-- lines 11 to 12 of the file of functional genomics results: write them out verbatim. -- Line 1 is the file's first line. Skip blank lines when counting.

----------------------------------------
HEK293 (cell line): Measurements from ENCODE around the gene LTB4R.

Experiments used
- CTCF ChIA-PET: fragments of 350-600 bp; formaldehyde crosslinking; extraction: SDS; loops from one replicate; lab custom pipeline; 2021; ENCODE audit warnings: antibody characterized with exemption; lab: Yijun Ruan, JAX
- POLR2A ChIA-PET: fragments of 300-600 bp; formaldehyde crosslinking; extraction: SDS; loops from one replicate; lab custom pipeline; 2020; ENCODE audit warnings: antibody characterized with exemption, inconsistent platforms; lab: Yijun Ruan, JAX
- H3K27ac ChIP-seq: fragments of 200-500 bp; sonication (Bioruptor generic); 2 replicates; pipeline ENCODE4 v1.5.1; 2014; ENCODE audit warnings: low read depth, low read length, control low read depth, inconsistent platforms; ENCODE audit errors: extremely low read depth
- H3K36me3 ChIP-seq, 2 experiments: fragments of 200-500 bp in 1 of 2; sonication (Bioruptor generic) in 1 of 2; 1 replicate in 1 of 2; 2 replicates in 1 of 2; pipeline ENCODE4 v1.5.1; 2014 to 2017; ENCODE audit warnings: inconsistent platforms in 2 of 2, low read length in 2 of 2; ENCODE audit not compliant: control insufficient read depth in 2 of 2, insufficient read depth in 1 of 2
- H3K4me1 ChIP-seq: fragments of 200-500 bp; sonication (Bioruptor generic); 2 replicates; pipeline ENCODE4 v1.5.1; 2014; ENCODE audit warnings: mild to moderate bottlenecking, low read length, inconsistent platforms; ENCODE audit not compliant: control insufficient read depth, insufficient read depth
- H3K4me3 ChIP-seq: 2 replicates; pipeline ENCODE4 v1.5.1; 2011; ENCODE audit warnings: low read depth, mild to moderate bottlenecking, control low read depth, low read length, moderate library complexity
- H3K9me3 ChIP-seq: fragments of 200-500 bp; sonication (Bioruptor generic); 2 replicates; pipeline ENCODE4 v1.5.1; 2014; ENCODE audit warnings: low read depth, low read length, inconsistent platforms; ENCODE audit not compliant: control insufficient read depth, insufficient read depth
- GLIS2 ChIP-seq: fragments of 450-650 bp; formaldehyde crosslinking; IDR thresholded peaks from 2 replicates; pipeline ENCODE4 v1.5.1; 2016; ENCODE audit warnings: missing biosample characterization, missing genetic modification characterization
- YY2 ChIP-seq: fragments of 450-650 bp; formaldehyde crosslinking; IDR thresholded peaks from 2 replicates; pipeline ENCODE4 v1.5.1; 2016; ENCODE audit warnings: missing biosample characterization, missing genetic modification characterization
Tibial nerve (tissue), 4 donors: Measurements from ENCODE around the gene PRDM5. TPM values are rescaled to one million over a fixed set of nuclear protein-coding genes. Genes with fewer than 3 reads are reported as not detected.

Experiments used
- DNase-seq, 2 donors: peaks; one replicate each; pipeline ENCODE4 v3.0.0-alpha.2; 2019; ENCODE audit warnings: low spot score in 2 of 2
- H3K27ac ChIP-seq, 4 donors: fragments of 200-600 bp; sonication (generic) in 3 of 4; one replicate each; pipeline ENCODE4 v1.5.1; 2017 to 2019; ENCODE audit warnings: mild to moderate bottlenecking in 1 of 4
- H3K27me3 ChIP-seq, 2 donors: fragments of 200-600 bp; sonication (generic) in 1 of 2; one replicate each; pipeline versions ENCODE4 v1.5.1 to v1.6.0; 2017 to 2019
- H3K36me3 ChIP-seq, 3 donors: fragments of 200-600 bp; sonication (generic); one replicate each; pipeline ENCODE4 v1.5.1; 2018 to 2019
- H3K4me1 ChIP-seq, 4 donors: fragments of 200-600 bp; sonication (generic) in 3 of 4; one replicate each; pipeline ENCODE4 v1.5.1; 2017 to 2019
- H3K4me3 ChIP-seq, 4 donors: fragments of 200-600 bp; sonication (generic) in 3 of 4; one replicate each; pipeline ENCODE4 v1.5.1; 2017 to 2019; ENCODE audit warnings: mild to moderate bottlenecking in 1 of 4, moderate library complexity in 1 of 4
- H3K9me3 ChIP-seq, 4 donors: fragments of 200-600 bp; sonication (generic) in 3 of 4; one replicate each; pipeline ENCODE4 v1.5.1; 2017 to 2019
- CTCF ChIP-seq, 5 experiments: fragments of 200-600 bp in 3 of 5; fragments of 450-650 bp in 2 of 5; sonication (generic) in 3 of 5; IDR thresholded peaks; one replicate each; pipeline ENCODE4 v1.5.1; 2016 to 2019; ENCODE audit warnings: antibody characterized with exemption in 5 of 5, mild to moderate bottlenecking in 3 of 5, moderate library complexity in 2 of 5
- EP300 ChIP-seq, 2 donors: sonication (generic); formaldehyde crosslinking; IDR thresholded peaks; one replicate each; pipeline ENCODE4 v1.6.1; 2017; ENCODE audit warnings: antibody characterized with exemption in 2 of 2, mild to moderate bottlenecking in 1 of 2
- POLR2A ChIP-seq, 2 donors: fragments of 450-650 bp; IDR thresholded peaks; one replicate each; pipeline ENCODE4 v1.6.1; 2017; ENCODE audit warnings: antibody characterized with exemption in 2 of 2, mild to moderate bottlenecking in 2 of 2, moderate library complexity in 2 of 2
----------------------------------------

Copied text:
- YY2 ChIP-seq: fragments of 450-650 bp; formaldehyde crosslinking; IDR thresholded peaks from 2 replicates; pipeline ENCODE4 v1.5.1; 2016; ENCODE audit warnings: missing biosample characterization, missing genetic modification characterization
Tibial nerve (tissue), 4 donors: Measurements from ENCODE around the gene PRDM5. TPM values are rescaled to one million over a fixed set of nuclear protein-coding genes. Genes with fewer than 3 reads are reported as not detected.